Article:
front squat

Correct Squat Stance: How Wide, and How Low?

squat form

Here is an example of a shoulder-width stance.

Squats are a great exercise to strengthen the lower body and are fairly easy to incorporate into a workout.  However, as with most athletic and weight-lifting activities, form is incredibly important in completing the exercise correctly.  Improper form can result in injury or a lack of effectiveness, and no one wants to get hurt or waste his or her time working out incorrectly.

Squats can be particularly difficult to figure out the correct form because there is some debate over how to position the body.  Some people believe that a wider stance is more effective, while others think that the feet should be shoulder-width apart.

Aside from that, many disagree on how deep squats should go—is parallel good enough, or should a squatter try to get the deepest squat possible?  All of these conflicting opinions can be confusing, but squats are actually fairly easy to sort out.

Figuring out Squat Stance

wide stance squat

Here is an example of a wide-stance squat.

Positioning the legs in the first step in a successful squat.  First of all, stance depends on the physical composition of the person exercising.  Some people may be more comfortable with a wider stance, and women in particular may choose a wide stance or point their feet out more because their hips are turned out further.  Having a wide stance does not necessarily mean that the squat is being done incorrectly.

The most important part is choosing a stance that allows for proper form.  Keeping the feet closer to shoulder distance apart will work the legs and quads more, while a wider stance is better for working out the glutes.  Either of these choices is fine, depending on which area of the body you want to work harder.  The most important aspects are keeping the torso in the correct position, keeping your feet firmly planted on the floor, tracking your knees and feet in the same direction, and making sure your knees do not extend past your toes.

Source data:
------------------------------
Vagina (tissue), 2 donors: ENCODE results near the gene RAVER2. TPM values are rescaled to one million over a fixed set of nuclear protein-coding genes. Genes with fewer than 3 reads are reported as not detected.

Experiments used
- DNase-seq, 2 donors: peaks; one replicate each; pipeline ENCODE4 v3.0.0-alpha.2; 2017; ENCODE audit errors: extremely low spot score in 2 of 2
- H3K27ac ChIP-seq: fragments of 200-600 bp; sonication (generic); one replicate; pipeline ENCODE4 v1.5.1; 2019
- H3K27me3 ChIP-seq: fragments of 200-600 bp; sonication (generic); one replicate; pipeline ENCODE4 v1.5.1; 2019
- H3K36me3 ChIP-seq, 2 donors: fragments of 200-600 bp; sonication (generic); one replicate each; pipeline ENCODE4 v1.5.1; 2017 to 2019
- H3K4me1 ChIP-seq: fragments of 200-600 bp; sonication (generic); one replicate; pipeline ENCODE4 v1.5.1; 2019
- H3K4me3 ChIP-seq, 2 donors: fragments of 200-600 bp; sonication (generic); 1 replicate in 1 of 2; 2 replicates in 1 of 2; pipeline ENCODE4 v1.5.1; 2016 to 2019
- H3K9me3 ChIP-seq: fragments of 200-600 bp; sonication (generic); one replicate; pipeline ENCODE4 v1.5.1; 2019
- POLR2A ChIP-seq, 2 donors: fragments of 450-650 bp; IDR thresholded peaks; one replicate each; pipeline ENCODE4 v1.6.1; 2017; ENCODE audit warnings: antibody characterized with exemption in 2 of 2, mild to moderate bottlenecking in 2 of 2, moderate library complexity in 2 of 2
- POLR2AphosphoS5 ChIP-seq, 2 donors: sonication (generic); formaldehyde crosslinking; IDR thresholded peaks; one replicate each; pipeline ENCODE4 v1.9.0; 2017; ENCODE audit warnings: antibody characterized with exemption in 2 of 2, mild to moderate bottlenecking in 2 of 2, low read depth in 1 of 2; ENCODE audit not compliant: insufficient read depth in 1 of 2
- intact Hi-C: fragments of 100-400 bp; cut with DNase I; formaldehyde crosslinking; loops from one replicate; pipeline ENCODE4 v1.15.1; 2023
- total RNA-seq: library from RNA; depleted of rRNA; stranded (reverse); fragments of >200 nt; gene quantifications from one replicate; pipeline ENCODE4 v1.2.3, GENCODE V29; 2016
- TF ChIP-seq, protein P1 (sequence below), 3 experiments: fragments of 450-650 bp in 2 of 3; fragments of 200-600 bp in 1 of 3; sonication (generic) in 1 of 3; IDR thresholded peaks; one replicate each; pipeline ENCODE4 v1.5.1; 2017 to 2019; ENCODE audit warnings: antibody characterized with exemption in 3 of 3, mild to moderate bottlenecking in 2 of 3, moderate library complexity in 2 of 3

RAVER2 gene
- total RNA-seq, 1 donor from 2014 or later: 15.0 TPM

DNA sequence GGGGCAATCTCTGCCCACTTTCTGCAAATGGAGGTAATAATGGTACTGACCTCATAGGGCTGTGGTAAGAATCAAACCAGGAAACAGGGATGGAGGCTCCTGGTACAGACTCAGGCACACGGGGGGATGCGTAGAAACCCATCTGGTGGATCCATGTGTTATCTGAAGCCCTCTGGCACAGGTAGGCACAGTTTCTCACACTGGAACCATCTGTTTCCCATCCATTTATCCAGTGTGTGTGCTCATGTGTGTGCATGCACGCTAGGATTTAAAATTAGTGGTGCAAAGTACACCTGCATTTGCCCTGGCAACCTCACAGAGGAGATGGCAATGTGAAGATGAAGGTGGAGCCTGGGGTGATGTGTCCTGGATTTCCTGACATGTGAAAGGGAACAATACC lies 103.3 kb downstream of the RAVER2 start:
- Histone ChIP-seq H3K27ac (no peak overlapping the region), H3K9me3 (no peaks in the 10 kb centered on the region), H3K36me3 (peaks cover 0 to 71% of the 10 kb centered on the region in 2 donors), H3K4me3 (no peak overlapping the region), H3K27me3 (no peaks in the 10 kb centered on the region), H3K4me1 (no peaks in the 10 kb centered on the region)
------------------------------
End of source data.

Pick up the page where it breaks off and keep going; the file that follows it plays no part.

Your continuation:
How Low Should You Go?

While it is a popular opinion that “real” squats require lowering the body to the ground, this is not necessary for an effective squat.  The key with squats is to go below parallel—to have the line of the hips go beneath the line of the knees (unless you have a medical condition that prevents this).  Deeper squats are not necessarily more successful, and in some cases may be a detriment [1]. Once again, the key is keeping correct form.

Sacrificing form for a deeper squat means that the exercise is not as effective as it would be with a shallower squat and perfect form.  Letting the knees splay out or cave in, putting too much pressure on the toes, or bending the lower back can all result in injury.  It’s best to stay comfortable with your stance and depth, rather than trying for a wider or deeper squat and risking injury.

Getting the Most Out of Your Squats

When you have the correct form down, squats should be an effective way to build lower body strength and muscle.  Once comfortable with squats, you may want to look into supplementing with branched-chain amino acids to improve performance and muscle gains [2].  These supplements can give your workout an extra kick, and help you see better results faster.

You may also find yourself struggling with muscle soreness after an intense lower-body workout. Try taking a citrulline malate supplement to reduce muscle soreness or protein powder to support your muscles with proper nutrition.